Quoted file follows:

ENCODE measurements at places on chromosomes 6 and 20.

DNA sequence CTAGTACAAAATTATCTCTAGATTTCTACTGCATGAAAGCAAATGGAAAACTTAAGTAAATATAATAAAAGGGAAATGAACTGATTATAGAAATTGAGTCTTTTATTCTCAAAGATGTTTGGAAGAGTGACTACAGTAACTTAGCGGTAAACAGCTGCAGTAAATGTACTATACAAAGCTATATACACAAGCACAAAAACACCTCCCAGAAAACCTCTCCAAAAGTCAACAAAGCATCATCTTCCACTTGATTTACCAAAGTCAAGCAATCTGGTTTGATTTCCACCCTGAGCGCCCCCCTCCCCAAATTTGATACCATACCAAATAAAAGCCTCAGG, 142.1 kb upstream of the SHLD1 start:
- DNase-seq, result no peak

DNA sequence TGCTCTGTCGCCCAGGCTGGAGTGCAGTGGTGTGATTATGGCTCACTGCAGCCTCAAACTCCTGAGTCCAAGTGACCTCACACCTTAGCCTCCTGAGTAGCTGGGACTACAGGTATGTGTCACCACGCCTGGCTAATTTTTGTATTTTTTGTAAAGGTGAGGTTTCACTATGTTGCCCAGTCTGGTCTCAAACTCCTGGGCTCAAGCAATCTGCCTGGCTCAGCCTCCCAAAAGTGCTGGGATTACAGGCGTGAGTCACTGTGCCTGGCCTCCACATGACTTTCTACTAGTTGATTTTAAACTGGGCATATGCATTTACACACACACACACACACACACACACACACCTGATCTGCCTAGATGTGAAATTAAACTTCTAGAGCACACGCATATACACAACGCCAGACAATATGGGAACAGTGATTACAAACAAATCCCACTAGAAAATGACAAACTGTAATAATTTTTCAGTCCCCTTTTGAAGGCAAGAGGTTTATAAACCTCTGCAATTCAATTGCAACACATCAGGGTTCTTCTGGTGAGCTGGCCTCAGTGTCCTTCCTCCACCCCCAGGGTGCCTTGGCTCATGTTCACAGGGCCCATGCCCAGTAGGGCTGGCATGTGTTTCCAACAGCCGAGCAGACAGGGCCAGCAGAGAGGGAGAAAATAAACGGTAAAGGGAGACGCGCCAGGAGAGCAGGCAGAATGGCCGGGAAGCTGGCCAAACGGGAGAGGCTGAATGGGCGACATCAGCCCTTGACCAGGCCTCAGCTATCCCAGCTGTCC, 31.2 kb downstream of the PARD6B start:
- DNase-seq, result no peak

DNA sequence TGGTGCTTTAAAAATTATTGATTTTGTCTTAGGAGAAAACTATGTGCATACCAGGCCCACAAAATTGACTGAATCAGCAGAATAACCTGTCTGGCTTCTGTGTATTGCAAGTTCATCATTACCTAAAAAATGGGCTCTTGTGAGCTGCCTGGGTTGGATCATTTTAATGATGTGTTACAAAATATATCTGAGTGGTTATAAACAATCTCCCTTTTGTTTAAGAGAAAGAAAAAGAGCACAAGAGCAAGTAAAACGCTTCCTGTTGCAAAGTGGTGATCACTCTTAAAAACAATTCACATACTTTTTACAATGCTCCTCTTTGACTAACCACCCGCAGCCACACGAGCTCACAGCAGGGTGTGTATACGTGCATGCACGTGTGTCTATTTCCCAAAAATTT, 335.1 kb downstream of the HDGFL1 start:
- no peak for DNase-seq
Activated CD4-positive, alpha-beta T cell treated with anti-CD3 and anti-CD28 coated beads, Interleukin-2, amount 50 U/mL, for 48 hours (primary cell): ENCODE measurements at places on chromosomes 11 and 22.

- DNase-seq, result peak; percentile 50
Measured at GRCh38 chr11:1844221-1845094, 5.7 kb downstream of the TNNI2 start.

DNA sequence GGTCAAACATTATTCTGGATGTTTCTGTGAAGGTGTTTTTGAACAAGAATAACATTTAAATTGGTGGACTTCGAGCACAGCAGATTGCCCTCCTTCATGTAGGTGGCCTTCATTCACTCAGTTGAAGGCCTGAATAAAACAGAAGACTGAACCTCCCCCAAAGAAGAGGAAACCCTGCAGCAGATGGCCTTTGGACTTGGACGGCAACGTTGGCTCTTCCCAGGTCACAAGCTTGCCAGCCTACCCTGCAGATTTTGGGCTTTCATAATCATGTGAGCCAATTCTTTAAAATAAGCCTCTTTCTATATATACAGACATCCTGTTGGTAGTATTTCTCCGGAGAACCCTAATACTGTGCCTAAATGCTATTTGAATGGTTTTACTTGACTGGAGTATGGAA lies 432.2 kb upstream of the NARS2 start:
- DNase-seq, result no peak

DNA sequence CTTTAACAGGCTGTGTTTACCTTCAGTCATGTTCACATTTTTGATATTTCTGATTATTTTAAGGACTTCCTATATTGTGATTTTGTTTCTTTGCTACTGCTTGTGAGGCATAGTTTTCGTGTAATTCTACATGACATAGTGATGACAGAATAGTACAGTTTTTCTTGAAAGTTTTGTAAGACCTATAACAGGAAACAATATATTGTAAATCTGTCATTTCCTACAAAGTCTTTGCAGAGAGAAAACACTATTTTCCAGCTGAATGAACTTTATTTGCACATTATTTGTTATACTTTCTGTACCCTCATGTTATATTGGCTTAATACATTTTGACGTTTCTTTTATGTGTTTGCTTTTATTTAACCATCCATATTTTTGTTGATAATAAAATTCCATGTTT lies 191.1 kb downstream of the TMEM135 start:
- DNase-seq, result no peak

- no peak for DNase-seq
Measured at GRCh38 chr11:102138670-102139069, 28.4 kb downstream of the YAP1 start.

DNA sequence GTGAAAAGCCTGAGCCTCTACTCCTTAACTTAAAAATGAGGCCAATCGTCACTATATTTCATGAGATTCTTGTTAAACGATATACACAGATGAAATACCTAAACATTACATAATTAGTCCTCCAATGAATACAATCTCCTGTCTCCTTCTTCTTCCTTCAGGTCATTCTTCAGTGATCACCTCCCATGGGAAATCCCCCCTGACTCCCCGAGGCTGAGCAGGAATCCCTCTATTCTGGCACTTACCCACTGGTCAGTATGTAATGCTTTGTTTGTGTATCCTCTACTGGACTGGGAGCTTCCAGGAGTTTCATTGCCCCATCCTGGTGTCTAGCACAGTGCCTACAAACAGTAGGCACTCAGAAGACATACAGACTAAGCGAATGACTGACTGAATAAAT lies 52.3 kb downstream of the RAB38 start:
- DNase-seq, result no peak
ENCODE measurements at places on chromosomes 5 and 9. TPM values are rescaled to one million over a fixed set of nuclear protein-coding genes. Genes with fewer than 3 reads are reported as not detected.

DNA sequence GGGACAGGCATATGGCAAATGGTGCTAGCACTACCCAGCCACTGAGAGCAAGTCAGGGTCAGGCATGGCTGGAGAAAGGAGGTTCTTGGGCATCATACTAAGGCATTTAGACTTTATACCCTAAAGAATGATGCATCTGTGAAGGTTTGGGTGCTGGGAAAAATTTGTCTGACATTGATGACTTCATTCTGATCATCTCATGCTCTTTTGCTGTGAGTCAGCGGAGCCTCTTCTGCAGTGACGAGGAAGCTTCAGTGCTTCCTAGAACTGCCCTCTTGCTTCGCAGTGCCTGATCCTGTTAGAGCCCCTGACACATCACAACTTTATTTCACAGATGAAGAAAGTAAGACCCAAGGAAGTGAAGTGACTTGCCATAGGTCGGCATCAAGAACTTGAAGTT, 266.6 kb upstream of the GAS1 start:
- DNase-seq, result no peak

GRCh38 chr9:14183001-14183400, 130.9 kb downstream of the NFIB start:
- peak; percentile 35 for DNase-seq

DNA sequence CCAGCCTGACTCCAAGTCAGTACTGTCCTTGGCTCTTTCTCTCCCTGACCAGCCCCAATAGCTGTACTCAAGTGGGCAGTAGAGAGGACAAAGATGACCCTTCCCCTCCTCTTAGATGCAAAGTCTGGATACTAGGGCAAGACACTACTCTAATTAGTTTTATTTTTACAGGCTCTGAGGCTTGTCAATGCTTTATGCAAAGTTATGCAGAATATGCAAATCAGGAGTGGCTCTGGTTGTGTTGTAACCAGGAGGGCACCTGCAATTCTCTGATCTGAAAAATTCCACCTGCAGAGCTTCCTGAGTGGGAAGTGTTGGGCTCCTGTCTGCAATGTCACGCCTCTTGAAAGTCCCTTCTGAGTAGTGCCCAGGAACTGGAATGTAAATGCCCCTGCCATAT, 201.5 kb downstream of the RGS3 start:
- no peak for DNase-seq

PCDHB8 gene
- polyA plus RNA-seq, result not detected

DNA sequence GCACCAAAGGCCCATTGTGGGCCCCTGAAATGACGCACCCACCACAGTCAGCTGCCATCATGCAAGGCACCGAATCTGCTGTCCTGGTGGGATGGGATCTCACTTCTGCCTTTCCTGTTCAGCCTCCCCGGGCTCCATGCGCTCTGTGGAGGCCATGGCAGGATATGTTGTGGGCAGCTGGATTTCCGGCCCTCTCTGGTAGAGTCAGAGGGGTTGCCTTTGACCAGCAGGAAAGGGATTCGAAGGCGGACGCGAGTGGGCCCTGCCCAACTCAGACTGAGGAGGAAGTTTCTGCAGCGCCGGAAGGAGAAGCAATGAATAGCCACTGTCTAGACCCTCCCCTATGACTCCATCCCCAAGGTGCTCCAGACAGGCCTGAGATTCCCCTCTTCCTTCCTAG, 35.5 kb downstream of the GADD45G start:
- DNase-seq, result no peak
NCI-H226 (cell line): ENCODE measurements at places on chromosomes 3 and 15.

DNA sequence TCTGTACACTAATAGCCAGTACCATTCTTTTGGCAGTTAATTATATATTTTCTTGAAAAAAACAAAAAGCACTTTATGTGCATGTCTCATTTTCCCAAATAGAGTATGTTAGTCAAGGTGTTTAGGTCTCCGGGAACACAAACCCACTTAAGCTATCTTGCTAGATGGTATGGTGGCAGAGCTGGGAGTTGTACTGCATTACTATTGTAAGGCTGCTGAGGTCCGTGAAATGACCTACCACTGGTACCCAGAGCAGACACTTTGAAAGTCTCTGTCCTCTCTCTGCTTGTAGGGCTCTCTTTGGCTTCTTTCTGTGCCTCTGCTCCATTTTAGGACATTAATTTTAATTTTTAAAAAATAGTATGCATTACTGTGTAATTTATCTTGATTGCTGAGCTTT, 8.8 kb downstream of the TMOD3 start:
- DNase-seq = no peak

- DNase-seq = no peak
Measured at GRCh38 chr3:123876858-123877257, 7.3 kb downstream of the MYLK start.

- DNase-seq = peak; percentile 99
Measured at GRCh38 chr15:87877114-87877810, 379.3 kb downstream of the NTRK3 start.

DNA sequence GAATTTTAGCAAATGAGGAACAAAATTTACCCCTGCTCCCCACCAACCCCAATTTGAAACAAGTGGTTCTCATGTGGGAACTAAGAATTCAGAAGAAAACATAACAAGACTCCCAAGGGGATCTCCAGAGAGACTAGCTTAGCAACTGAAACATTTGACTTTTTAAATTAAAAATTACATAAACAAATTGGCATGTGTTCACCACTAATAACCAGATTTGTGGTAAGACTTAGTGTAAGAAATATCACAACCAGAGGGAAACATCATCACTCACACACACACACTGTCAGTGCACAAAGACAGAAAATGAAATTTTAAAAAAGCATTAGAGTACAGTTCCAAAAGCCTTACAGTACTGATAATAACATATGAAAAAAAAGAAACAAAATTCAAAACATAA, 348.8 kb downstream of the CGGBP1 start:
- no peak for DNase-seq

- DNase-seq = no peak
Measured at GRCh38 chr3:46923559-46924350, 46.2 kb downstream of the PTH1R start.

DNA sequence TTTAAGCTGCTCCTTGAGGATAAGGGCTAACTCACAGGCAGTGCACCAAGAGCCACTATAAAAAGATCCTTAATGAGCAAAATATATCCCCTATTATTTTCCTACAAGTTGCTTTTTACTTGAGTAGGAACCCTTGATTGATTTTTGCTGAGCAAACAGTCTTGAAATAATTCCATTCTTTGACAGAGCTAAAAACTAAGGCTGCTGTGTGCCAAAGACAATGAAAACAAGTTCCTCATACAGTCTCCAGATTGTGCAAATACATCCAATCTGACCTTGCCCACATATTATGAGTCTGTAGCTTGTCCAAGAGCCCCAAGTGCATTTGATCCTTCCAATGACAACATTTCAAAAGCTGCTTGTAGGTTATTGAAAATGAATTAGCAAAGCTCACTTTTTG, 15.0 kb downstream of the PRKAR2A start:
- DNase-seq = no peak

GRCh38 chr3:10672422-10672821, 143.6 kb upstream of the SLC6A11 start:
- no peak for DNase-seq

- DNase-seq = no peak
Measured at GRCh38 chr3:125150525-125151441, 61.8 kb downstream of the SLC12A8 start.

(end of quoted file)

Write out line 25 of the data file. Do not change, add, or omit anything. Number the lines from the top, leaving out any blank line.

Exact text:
- no peak for DNase-seq